|Collectors frequently sell old Sinclair products
Click the "GO" button on the left to find any Sinclair
Microdrives being auctioned.
|| microdrive (sinclair,zx) -book
common, cartridges fairly rare
Packet of cartridges - £5
info on buying & selling Sinclair computers
The Microdrive was Sinclair's
typically unconventional answer to the Spectrum
owner's desire for a mass storage system. The then-standard
5.25" floppy disk drives were expensive, bulky items
and, as with the ZX
Printer, there was clearly a niche for a budget
alternative. The device was launched in June 1983 for £49.95,
or £79.95 when bought with the Interface
1 (without which the Microdrive could not be used);
both were available in a special "ZX
Spectrum Expansion System" package. Up to
eight Microdrives could be connected side-by-side, daisy-chained
to each other via a slot in the side of the device.
is remarkable that the Microdrive worked in the first place.
It relies on the "stringy floppy" principle - 6m
of 1.9mm tape forms an endless loop inside each tiny cartridge
(right, shown at actual size), running past the Microdive
heads at 76cm per second. Up to 85K of data could be stored
on a cartridge and retrieved at the rate of 15K per second.
As with many other Sinclair products, the tolerances of the
components were pushed to the limits to produce results beyond
what might ordinarily have been expected.
Unfortunately, again as with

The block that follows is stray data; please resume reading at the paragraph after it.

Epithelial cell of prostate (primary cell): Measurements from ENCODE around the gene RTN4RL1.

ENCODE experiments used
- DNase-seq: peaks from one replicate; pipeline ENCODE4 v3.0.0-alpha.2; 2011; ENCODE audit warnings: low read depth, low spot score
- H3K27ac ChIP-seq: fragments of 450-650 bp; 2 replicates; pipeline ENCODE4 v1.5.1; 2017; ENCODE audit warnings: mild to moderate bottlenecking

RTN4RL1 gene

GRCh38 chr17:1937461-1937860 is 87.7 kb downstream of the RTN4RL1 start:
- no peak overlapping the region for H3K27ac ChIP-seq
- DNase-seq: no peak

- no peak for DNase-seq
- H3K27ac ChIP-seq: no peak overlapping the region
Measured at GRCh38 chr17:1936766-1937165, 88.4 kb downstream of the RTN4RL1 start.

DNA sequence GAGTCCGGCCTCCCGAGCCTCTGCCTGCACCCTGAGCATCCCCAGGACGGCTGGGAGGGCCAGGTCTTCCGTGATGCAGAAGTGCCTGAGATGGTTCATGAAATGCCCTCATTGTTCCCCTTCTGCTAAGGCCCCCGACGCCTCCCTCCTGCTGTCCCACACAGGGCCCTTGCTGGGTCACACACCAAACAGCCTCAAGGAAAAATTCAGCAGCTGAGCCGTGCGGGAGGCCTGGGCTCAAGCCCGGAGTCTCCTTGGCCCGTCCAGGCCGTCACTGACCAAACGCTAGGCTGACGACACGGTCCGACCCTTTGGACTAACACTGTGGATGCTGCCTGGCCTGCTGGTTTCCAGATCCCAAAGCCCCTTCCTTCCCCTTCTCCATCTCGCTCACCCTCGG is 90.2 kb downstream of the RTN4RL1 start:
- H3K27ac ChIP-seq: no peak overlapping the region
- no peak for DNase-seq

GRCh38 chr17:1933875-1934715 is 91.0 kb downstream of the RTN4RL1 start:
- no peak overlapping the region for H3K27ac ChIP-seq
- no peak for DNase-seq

many other Sinclair products, this caused reliability problems.
The cartridges were prone to tangling, had a short service
life and suffered from compatibility problems between different
Microdrives. On top of that, they were also difficult to manufacture
and so were initially scarce and expensive at £4.95
each. Although the price of cartridges eventually fell, the
Microdrive was virtually ignored by software manufacturers
and very few bothered to support it. The public response was
much more positive - the Microdrive sold so well that Sinclair
was forced to limit the number of machines to two per applicant,
which reduced (but did not eliminate) the familiar waiting
Sinclair also chose the Microdrive
(in a slightly revised version, incompatible with the Spectrum
Microdrive) to be the built-in mass storage device of the
When the price of conventional disk drives fell in the mid-1980s,
although Amstrad bought the rights to the Microdrive it was
abandoned - instead, Amstrad's own 3" disk format was
used on the Spectrum
© Chris Owen 1994-2003